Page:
The International Olympic Committee is facing questions whether it caused Team USA athlete Julie Marino to injure herself due to IOC-mandated changes to her Prada-sponsored snowboard.
The 24-year-old Marino has been one of the feel-good stories of an otherwise low-rated Olympic Games, winning the women’s slopestyle silver medal on her stylish red-and-white Prada snowboard.
Marino and Prada have earned raves from the global press for the “Linea Rossa” line, merging high fashion with action sports. “The Silver Wears Prada,” read one Wall Street Journal headline.
Prada, however, is not an official IOC sponsor.
During a practice round for the women’s slopestyle finals, an IOC official confronted Marino, sources told Front Office Sports, demanding she tape over the Prada logo on her helmet. The seven-time X Games medalist complied – and became the first U.S. athlete to medal at the Winter Games.
But the argument didn’t end there, said sources.
The IOC then took aim at Marino’s popular $3,600 Prada snowboard, which sold out within hours of her silver medal.
With a picture of the daredevil Marino flying through the air, GQ named her one of the winners of these “fashion Olympics.”
The IOC maintained Marino’s Prada/Linea Rossa sponsored equipment violated Olympic rules. The IOC then notified Team USA she was out of compliance and had to either paint over the logo – or use another board.
During a practice round for the women’s big air event, Marino was apparently so distracted by the controversy that she ended up crashing and injuring herself.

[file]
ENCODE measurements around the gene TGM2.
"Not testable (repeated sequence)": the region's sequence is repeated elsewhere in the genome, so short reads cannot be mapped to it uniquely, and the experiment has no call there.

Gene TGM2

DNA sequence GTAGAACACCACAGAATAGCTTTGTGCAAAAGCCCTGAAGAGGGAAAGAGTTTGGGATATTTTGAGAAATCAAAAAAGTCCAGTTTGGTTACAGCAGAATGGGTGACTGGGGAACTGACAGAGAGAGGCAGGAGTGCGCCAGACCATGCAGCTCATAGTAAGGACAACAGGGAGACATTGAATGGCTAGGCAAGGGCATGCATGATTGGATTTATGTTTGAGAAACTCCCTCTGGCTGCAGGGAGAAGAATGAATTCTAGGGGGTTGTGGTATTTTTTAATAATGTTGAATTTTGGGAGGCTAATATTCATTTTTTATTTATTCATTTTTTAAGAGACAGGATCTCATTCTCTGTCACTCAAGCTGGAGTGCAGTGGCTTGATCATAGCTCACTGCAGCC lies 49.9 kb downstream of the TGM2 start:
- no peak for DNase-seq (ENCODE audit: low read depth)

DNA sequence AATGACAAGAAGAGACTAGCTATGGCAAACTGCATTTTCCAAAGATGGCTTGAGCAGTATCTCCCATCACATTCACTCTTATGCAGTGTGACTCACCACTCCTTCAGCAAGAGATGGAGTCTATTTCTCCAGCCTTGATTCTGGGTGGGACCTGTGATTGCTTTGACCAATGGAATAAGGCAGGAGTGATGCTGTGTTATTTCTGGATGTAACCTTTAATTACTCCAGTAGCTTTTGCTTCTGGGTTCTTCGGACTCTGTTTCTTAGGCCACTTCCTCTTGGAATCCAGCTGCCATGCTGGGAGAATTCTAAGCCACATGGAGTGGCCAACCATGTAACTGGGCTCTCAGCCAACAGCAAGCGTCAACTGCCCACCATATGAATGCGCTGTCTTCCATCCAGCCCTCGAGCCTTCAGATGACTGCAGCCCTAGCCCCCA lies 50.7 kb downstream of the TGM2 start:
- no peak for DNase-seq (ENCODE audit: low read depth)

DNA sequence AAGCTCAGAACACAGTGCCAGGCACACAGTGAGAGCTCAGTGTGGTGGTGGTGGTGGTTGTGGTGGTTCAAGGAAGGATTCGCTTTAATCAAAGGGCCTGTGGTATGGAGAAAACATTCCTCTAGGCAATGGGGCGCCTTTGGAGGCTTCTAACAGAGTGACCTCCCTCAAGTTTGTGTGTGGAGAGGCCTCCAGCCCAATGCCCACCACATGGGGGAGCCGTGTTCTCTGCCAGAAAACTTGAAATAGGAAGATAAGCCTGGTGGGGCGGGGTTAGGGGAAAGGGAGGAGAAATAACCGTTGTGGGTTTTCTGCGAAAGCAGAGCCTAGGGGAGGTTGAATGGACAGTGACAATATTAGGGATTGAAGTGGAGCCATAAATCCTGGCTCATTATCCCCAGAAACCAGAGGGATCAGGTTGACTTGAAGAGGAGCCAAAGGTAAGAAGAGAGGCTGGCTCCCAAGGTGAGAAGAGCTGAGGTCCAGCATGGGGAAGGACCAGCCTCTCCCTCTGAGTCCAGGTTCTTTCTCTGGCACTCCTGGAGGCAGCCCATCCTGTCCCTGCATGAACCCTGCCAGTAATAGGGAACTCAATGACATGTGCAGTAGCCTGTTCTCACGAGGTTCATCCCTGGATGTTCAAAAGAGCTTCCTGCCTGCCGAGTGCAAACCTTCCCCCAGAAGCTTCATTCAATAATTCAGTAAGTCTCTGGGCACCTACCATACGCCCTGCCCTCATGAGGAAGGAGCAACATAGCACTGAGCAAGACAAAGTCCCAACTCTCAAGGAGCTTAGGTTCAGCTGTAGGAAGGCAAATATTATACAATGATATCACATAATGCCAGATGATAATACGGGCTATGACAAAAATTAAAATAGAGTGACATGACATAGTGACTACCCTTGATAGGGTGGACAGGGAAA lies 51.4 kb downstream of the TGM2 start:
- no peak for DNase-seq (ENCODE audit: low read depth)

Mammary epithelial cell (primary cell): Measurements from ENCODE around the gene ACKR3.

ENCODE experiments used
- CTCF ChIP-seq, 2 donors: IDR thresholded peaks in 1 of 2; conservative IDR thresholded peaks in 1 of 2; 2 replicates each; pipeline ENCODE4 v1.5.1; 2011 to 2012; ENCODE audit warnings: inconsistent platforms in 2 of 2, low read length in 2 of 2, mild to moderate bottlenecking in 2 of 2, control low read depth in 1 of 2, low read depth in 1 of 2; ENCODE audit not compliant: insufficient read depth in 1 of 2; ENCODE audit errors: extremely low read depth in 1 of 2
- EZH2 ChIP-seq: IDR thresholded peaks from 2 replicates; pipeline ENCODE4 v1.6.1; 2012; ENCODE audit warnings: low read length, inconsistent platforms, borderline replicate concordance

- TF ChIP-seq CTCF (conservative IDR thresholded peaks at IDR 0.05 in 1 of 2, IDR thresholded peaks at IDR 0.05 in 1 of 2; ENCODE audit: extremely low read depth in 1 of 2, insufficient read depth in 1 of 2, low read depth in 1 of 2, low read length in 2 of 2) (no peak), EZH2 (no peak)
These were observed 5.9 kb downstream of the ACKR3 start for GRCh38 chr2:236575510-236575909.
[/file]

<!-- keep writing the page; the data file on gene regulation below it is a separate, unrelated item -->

Meanwhile, the United States Olympic & Paralympic Committee were engaged in high-level negotiations, with the USOPC strongly arguing Marino’s case behind the scenes.
In a letter to the IOC obtained by Front Office Sports, the USOPC argued that Marino had the same right to compete with her Prada board as other competitors did with their Burton and Roxy snowboards.
“Finally, covering the logo is not a feasible option. The logo is molded to the board and altering it would cause drag and interrupt the surface intended to glide,” warned USOPC vice president Dean Nakamura in the letter.
“For these reasons, we ask the IOC to reconsider its position and allow Julia Marino to use the board used during the Snowboard Slopestyle competition.”
But the IOC would not change its mind. Marino had to cover the white Prada letters on the bottom of her board.
As Nakamura predicted, the alternations slowed her down enough that she took another painful spill, forcing her to withdraw from the big air finals.
Marino, winner of the 2016 Big Air event at Fenway Park, told her side of the story in an Instagram post.
“For everyone asking, the night before the big air [competition], the IOC told me they no longer approved my board even [though] they approved it for slope … They told me I would be disqualified if I didn’t cover the logo and obligated me to literally draw on the base of my board with a sharpie,” the Westport, Conn. native wrote.
“Anyway I dropped into the jump to see how the tailbone felt after taking a slam the other day in practice and after my base being altered. I had no speed for the jump and wasn’t able to clear it several times. Was just feeling pretty physically and mentally drained from this distraction and the slam I took. I was super-hyped with how I did in slope, my main event, and decided not to risk further injury even [though] that didn’t appear to be the top priority of the IOC.”
The USOPC and IOC could not be reached for comment for this story.